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Abstract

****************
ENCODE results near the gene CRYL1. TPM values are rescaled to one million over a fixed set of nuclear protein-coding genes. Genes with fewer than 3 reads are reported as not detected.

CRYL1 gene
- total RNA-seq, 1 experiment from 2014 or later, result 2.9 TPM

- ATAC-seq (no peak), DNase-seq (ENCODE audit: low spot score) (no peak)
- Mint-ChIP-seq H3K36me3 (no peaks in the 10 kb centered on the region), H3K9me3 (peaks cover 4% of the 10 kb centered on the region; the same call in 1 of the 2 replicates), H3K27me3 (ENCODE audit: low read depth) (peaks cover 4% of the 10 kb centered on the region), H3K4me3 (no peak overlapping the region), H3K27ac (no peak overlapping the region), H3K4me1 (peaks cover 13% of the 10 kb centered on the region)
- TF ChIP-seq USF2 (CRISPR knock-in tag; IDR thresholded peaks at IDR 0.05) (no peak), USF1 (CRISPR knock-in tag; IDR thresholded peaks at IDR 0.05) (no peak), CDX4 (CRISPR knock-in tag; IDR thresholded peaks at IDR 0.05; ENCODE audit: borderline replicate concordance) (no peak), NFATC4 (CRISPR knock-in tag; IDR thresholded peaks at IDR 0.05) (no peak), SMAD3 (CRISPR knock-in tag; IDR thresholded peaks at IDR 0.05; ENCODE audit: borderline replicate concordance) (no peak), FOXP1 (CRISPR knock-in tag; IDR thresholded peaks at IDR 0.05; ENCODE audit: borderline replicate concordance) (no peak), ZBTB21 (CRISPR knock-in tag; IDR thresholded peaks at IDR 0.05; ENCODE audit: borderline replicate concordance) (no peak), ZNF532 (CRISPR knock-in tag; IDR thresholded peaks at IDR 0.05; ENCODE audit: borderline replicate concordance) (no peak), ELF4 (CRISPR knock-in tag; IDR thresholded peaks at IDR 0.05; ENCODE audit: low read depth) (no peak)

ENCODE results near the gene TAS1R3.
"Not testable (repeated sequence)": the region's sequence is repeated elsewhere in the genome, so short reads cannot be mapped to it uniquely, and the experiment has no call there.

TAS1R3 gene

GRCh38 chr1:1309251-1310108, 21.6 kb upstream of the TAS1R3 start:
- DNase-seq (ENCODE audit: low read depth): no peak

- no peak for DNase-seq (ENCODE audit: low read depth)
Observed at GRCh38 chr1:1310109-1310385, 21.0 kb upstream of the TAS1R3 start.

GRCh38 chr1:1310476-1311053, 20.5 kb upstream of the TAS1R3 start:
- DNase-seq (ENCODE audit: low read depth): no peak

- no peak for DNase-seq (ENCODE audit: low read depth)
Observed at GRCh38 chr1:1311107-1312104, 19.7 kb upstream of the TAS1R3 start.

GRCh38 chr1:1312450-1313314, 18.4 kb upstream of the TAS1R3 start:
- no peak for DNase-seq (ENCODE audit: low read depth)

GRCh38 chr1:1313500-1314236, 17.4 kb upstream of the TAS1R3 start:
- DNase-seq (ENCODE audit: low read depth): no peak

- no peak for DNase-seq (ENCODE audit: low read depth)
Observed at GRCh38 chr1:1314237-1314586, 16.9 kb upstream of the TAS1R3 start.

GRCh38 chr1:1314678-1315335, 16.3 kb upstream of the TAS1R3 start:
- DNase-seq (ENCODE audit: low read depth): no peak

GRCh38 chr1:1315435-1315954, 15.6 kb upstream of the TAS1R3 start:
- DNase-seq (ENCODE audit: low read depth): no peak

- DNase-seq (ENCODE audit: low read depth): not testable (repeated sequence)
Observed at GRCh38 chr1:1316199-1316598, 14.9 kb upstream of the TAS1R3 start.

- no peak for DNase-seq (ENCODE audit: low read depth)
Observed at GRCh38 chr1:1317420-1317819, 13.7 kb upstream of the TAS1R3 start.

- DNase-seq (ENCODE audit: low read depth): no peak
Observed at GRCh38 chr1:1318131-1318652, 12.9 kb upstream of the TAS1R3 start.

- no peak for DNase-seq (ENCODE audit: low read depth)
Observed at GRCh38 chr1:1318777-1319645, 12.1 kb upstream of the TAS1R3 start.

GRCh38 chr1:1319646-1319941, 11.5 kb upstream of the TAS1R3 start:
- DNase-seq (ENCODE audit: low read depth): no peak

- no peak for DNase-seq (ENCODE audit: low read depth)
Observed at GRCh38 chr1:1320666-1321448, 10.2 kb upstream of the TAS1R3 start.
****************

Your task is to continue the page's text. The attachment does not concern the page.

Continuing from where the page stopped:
Over the last ten decades or so, federal and state education policymakers embraced the use of value added models (VAMs) to evaluate teachers’ performance and make high-stakes employment decisions (e.g., tenure, merit pay, termination of employment). VAMs are complicated statistical models that attempt to estimate a teacher’s contribution to student test scores, particularly those in mathematics and reading. Educational researchers, as well as many teachers and unions, however, have objected to the use of VAMs noting that these models fail to adequately account for variables outside of teachers’ control that contribute to a student’s education performance. Subsequently, many teachers challenged the use of VAMs through the courts. This article assesses those challenges.

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